“Exports are vital to the success of the industry because over a third of the average price of a hog can be directly tied to exports. So, without these exports, we can see those prices decline,” Zieba says.

She recognized that during the Biden administration, the pork industry has seen many “one-off wins” including the opening of pork trade with India after 20 years of work and the Philippines and Vietnam reducing their tariffs on pork and increasing allowed import quotas.

IPEF offers momentum on ag issues

Zieba adds that sanitary and phytosanitary issues the ag industry face are numerous, and IPEF could create some positive movement to address some of those long-standing issues. “I think this applies a bit more pressure and you can work collaboratively with other countries that are part of IPEF to apply pressure because it’s likely that if U.S. agriculture is facing SPS issues in X-country, that our competitors in other IPEF countries are similarly likely to face them as well. So perhaps there’s opportunity to build coalitions and then push on certain issues that could be very sensitive and have some market opening,” she explains.

Baucus believes the IPEF discussions offer a way to re-enter back into the region, without the political suicide of re-entering the TPP which was unliked by unions. But even without agricultural market access in the first phase, Baucus says “something’s better than nothing” as these discussions get underway.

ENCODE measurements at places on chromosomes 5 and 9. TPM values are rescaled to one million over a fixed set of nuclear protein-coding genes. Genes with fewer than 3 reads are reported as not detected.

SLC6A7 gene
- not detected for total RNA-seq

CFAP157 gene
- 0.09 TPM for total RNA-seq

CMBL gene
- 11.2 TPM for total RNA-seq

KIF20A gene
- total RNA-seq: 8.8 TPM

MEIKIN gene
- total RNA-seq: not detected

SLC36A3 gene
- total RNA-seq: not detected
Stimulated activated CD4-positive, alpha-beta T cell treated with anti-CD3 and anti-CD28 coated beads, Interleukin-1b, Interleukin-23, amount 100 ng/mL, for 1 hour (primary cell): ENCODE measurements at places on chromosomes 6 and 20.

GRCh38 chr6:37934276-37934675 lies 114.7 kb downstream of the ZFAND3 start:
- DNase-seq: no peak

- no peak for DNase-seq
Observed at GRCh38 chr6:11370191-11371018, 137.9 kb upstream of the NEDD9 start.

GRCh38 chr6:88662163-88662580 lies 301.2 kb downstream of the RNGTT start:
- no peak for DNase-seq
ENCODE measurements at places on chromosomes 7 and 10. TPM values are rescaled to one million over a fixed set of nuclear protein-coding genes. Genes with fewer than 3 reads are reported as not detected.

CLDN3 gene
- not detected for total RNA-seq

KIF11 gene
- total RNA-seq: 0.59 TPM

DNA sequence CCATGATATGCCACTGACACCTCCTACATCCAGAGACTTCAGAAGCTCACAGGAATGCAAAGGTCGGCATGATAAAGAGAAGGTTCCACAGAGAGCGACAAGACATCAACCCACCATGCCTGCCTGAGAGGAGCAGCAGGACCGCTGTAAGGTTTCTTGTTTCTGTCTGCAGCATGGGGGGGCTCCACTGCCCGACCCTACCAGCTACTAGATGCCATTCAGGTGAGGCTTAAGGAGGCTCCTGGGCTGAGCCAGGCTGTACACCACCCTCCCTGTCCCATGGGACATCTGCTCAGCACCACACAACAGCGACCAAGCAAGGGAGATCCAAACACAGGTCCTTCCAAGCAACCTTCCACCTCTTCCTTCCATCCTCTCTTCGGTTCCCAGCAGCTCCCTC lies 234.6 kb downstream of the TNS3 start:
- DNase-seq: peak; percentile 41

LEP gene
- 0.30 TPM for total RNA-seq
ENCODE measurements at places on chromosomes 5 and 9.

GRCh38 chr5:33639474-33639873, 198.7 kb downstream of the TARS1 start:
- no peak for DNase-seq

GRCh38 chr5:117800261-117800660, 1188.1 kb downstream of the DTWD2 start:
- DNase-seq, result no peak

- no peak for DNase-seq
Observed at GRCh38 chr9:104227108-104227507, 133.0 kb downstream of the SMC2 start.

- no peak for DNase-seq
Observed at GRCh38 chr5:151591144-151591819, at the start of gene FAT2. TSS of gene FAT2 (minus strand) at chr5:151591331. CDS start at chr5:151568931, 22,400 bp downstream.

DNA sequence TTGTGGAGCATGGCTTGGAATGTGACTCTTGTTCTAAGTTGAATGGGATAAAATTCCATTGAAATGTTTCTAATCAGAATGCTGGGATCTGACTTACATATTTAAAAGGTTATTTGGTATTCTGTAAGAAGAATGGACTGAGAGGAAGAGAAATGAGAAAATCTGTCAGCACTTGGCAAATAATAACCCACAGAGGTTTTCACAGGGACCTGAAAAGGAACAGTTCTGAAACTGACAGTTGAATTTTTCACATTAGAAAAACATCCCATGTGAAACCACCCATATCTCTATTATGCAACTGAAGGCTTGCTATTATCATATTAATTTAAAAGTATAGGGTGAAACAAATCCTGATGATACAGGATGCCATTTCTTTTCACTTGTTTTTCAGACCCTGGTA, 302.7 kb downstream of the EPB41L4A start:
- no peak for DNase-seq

“You build on it. Get more trust with it, then after awhile it can build up trust in the United States politically so American political structures are a little more interested in moving the next steps toward market access and trade,” Baucus says.

Zieba adds IPEF puts the U.S. in a position in some key markets and countries in southeast Asia and establishes a presence and a baseline to have ongoing conversations and find common ground on a number of issues, whether they're their agricultural or non-ag issues.

“This is hopefully the basis of further negotiations that that can expand once the common steps are negotiated on,” Zieba says.


About the Author(s)

Jacqui Fatka

Policy editor, Farm Futures

Jacqui Fatka grew up on a diversified livestock and grain farm in southwest Iowa and graduated from Iowa State University with a bachelor’s degree in journalism and mass communications, with a minor in agriculture education, in 2003. She’s been writing for agricultural audiences ever since. In college, she interned with Wallaces Farmer and cultivated her love of ag policy during an internship with the Iowa Pork Producers Association, working in Sen. Chuck Grassley’s Capitol Hill press office. In 2003, she started full time for Farm Progress companies’ state and regional publications as the e-content editor, and became Farm Futures’ policy editor in 2004. A few years later, she began covering grain and biofuels markets for the weekly newspaper Feedstuffs. As the current policy editor for Farm Progress, she covers the ongoing developments in ag policy, trade, regulations and court rulings. Fatka also serves as the interim executive secretary-treasurer for the North American Agricultural Journalists. She lives on a small acreage in central Ohio with her husband and three children.